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  #21  
Old 01-19-2021, 05:13 PM
Freemasm Freemasm is online now
 
Join Date: Nov 2017
Location: Orlando
Posts: 318
Default Id need more data on that

Regarding;
2. As others noted, most of the cooling is due to the evaporation of fuel.

Id need more data but with a lack of such, this seems doubtful. Low local static pressure levels seem to be the prime driver. Example: Axial Compressors ice at very high ambient temps when inlet guide vanes are less than full open (no fuel evaporation effects). Likewise, carb heat is rarely needed at power levels greater than 80% i.e. throttle valves open/low static pressure loss. Similarly, closed throttles (resulting low local static P added to that of Venturi) where very little fuel flow (very low latent heat losses) are most prone to icing for given conditions.

If someone has related data, it would be appreciated. As of now, I would need some convincing.

Thanks.
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  #22  
Old 01-19-2021, 05:49 PM
Bicyclops Bicyclops is offline
 
Join Date: Oct 2012
Location: LA, California
Posts: 363
Default The FAA says:

Quote:
Originally Posted by Freemasm View Post
Regarding;
2. As others noted, most of the cooling is due to the evaporation of fuel.

Id need more data but with a lack of such, this seems doubtful. Low local static pressure levels seem to be the prime driver. Example: Axial Compressors ice at very high ambient temps when inlet guide vanes are less than full open (no fuel evaporation effects). Likewise, carb heat is rarely needed at power levels greater than 80% i.e. throttle valves open/low static pressure loss. Similarly, closed throttles (resulting low local static P added to that of Venturi) where very little fuel flow (very low latent heat losses) are most prone to icing for given conditions.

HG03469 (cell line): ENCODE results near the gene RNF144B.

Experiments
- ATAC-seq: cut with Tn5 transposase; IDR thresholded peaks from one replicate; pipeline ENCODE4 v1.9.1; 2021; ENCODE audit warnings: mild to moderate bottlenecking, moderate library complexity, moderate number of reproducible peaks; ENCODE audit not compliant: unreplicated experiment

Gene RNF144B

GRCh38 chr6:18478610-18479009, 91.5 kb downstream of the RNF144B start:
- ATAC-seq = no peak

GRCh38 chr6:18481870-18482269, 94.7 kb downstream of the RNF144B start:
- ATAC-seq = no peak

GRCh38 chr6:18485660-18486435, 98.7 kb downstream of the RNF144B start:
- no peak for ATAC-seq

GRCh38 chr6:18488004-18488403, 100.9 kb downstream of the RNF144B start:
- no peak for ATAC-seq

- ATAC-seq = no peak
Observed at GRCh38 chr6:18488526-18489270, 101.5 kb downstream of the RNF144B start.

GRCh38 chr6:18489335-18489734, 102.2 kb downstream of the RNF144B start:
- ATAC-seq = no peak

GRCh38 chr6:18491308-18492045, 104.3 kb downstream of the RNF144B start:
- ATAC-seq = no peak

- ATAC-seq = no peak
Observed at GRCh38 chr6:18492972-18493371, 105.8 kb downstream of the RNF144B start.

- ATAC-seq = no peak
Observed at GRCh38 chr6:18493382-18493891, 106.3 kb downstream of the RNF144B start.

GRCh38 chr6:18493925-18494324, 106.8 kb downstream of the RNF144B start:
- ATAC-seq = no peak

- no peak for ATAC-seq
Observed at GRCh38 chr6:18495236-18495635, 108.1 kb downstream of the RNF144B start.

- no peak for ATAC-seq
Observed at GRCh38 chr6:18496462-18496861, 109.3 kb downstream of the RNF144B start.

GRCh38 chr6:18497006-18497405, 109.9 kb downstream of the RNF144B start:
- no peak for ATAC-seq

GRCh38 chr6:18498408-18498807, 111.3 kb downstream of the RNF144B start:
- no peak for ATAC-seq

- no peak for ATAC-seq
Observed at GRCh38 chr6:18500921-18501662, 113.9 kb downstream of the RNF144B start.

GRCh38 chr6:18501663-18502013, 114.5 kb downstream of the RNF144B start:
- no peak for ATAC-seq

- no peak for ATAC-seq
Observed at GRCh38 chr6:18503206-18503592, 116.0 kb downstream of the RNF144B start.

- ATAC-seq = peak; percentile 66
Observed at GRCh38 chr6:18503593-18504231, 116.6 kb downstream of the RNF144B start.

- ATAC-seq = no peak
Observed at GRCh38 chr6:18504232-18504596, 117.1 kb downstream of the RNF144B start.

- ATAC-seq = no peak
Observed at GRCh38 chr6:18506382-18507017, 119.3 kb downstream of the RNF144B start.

If someone has related data, it would be appreciated. As of now, I would need some convincing.

Thanks.
From AC 8083-32:
Ice can form in the induction system while an aircraft
is flying in clouds, fog, rain, sleet, snow, or even clear air that
has high moisture content (high humidity). Induction system
icing is generally classified in three types:
Impact ice
Fuel evaporation ice
Throttle ice

and:
Fuel evaporation ice or refrigeration ice is formed because of the decrease in air temperature resulting from the evaporation of fuel after it is introduced into the airstream. As the fuel evaporates, the temperature is lowered in the area where the evaporation takes place. Any moisture in the incoming air can form ice in this area. It frequently occurs in those systems in which fuel is injected into the air upstream from the carburetor throttle, as in the case of float-type carburetors. It occurs less frequently in systems in which the fuel is injected into the air downstream from the carburetor. Refrigeration ice can be formed at carburetor air temperatures as high as 100 F over a wide range of atmospheric humidity conditions, even at relative humidity well below 100 percent. Generally, fuel evaporation ice tends to accumulate on the fuel distribution nozzle in the carburetor. This type of ice can lower manifold pressure, interfere with fuel flow, and affect mixture distribution.

Throttle ice is formed on the rear side of the throttle, usually when the throttle is in a partially closed position. The rush of air across and around the throttle valve causes a low pressure on the rear side; this sets up a pressure differential across the throttle, which has a cooling effect on the fuel/air charge. Moisture freezes in this low pressure area and collects as ice on the low pressure side. Throttle ice tends to accumulate in a restricted passage. The occurrence of a small amount of ice may cause a relatively large reduction in airflow and manifold pressure. A large accumulation of ice may jam the throttles and cause them to become inoperable. Throttle ice seldom occurs at temperatures above 38 F.